We work with over 300,000 farmers across nearly 30 countries to ensure we’re producing the best coffee possible, in the most ethical way.We buy only the best quality, ethically sourced coffee beans from farms all around the world.
Starbucks coffee buyers spend time each year visiting coffee growers and suppliers, getting to know the farmers we support and ensuring responsible purchasing practices are followed.
We provide farmer loans, support centres and incentives to help farmers reduce the environmental impact of coffee production.
By helping to sustain coffee farmers and strengthen their communities, we ensure a healthy supply of high-quality coffee for the future.
Farmer Loan ProgrammesDuring the growing and harvest cycles, many coffee farmers dip into their modest reserves to cover expenses until they can sell their crops. Some farmers may even experience a cash shortage, prompting them to sell crops early – and for less – to local buyers.
We provide funding to organisations that offer loans to coffee growers, so they can sell their crops at the best time for the best price. The loans also help farmers invest back into their farms and make capital improvements.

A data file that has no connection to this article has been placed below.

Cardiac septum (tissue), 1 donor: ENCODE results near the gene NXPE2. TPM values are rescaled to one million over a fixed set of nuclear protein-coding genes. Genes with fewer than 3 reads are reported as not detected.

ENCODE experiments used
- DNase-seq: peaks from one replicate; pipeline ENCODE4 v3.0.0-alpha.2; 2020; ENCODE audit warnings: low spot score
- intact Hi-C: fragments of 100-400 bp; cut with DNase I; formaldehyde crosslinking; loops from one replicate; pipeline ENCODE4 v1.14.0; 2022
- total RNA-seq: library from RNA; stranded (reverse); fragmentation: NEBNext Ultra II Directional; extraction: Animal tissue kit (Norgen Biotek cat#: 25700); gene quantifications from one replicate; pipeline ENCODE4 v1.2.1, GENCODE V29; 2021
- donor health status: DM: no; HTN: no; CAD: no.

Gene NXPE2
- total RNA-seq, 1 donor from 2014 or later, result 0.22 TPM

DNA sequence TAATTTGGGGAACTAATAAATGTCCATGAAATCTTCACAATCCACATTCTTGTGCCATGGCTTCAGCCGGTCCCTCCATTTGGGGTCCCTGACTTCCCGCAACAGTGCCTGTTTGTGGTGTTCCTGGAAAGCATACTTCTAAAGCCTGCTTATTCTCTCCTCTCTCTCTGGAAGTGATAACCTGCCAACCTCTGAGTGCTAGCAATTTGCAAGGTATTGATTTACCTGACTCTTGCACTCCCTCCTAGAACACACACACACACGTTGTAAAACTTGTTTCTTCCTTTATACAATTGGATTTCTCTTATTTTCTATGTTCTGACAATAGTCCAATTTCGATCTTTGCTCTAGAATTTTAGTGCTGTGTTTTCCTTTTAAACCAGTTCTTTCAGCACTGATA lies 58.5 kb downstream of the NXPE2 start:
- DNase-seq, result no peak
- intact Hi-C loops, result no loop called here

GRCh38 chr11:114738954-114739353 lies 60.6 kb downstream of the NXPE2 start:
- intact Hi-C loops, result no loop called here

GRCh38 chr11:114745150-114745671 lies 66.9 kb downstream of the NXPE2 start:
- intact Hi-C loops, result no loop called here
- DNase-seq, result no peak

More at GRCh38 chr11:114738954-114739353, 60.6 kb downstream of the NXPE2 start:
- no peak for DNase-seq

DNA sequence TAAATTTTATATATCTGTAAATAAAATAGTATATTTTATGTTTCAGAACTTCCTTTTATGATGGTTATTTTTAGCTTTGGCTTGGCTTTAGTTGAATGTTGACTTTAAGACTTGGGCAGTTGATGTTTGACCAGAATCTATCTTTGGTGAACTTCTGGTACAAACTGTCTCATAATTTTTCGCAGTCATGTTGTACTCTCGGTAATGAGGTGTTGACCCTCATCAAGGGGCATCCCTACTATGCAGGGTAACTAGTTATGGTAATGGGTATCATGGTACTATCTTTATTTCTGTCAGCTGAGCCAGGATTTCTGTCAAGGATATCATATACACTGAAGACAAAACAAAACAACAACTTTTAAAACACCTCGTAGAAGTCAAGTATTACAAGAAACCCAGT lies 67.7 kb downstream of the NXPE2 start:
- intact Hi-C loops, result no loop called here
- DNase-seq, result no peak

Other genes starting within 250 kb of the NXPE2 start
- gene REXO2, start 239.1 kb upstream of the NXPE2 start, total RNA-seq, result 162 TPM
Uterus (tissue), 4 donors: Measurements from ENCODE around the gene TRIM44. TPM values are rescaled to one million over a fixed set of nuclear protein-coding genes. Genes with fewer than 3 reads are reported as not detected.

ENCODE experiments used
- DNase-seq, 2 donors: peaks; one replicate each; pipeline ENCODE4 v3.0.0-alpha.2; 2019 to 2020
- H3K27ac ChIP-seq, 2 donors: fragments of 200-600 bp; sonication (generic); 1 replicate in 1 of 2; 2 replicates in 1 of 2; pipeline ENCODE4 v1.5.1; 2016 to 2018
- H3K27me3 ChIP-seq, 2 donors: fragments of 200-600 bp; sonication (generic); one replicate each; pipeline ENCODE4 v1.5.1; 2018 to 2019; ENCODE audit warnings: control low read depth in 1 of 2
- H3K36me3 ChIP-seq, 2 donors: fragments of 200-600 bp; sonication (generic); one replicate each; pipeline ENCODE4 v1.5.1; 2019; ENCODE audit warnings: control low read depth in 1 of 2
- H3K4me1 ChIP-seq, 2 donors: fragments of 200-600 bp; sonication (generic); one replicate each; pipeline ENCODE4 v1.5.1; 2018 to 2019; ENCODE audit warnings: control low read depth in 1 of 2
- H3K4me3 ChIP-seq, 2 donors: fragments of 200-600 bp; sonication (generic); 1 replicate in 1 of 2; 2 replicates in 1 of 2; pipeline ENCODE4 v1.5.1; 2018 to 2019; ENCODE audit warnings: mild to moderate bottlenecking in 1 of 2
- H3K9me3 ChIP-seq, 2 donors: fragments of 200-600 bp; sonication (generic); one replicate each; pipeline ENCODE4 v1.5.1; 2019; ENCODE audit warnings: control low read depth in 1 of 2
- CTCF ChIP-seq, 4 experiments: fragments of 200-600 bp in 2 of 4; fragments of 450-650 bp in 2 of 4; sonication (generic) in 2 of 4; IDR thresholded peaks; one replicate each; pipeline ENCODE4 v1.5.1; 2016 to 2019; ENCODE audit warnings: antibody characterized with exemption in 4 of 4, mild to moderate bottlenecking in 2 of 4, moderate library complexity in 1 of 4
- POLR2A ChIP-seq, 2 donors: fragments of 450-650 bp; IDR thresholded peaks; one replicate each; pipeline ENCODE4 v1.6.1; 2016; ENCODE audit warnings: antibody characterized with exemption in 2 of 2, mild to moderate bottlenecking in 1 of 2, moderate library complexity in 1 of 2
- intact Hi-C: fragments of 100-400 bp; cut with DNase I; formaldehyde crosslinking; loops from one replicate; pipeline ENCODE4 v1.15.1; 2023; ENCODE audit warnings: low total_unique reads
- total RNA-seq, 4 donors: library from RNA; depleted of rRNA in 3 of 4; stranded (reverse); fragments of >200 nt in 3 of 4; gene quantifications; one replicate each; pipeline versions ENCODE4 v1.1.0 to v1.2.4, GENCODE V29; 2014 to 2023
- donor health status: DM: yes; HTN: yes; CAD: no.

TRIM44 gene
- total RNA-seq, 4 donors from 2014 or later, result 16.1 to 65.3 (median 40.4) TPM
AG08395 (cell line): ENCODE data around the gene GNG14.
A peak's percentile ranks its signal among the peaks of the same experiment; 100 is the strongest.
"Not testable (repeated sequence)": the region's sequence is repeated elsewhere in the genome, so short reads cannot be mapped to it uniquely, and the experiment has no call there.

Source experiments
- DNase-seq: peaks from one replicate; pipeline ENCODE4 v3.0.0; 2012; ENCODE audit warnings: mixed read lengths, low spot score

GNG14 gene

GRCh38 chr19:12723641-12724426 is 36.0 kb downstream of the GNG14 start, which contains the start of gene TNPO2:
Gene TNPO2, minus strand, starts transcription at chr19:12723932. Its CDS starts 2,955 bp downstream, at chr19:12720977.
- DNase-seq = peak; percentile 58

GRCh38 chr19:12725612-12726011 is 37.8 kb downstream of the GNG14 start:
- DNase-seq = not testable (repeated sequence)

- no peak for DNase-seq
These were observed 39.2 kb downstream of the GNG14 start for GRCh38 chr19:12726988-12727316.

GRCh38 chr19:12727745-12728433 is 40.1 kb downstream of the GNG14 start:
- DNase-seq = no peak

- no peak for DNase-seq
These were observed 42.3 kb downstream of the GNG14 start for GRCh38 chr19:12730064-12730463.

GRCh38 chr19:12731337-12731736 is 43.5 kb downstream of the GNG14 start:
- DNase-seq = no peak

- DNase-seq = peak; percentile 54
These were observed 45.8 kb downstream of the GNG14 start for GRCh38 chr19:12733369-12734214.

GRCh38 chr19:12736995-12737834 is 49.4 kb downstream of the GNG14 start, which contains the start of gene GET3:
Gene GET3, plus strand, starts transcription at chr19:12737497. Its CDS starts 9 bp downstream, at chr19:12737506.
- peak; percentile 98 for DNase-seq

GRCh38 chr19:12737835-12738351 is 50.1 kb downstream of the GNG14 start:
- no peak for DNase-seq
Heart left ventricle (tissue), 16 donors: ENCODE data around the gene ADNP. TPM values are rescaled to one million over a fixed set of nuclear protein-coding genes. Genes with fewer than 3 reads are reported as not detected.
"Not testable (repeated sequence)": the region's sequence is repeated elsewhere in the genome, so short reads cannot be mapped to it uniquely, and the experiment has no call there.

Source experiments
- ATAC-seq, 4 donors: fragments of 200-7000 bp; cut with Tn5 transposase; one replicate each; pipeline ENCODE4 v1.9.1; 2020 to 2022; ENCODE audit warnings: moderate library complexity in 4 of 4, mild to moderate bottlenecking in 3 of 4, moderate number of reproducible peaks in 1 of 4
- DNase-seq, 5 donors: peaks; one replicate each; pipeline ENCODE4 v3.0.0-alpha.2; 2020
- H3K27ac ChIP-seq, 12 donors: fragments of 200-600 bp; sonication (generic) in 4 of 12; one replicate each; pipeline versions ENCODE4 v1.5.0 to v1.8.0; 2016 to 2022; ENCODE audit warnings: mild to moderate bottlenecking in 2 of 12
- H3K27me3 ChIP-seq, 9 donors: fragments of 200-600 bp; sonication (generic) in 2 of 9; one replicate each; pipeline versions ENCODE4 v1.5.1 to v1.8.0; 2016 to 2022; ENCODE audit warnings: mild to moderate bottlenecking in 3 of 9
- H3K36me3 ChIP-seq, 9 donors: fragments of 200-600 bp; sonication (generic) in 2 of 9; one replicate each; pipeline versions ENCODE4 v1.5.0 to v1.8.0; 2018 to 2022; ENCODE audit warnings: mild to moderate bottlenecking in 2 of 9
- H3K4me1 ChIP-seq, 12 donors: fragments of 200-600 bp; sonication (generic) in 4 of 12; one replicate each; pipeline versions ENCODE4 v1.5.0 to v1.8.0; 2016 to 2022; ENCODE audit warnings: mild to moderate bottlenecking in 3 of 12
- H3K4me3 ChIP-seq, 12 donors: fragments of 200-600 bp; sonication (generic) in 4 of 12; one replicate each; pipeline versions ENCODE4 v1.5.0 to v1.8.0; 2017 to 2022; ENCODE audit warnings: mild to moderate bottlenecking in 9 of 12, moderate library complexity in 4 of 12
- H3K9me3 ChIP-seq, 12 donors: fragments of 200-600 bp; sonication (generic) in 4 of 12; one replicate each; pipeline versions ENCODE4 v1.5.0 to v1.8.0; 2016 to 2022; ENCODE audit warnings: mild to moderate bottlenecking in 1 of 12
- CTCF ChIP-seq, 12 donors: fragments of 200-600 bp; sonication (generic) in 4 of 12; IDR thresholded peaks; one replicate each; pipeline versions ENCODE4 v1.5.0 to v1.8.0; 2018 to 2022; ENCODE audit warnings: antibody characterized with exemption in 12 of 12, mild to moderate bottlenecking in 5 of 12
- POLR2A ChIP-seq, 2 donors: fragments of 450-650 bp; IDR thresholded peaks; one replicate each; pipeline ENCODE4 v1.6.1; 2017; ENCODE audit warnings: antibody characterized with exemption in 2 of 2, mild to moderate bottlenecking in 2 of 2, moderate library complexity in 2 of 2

To date, we have guaranteed millions of dollars in loans for farmers, helping to finance more than 62 coffee cooperatives in 8 countries, and positively impacting more than 40,000 farmers.
Farmer Support CentresStarbucks has established seven Farmer Support Centres across four continents in countries such as Costa Rica, Rwanda, China and Columbia. These centres provide local farmers with resources and expertise to help lower the cost of production, reduce fungus infections, improve coffee quality and increase the production of premium coffee. Our agronomists test soils, examine samples and provide advice free to any coffee farmer who asks, not just those who supply Starbucks.
Starbucks Farmer Support Centre Locations;
- San Jose, Costa Rica – opened 2004. The agronomists cover Costa Rica, Honduras, Nicaragua, El Salvador, Panama, Guatemala, Mexico, and South America
- Kigali, Rwanda – opened 2009
- Mbeya, Tanzania – started ground operations in 2011
- Manizales, Colombia – opened in 2012
- Yunnan, China – opened in 2012
- Costa Rica – Global Agronomy Research & Development Centre – opened in 2013. Learn more
- Sumatra, Indonesia – opened in 2016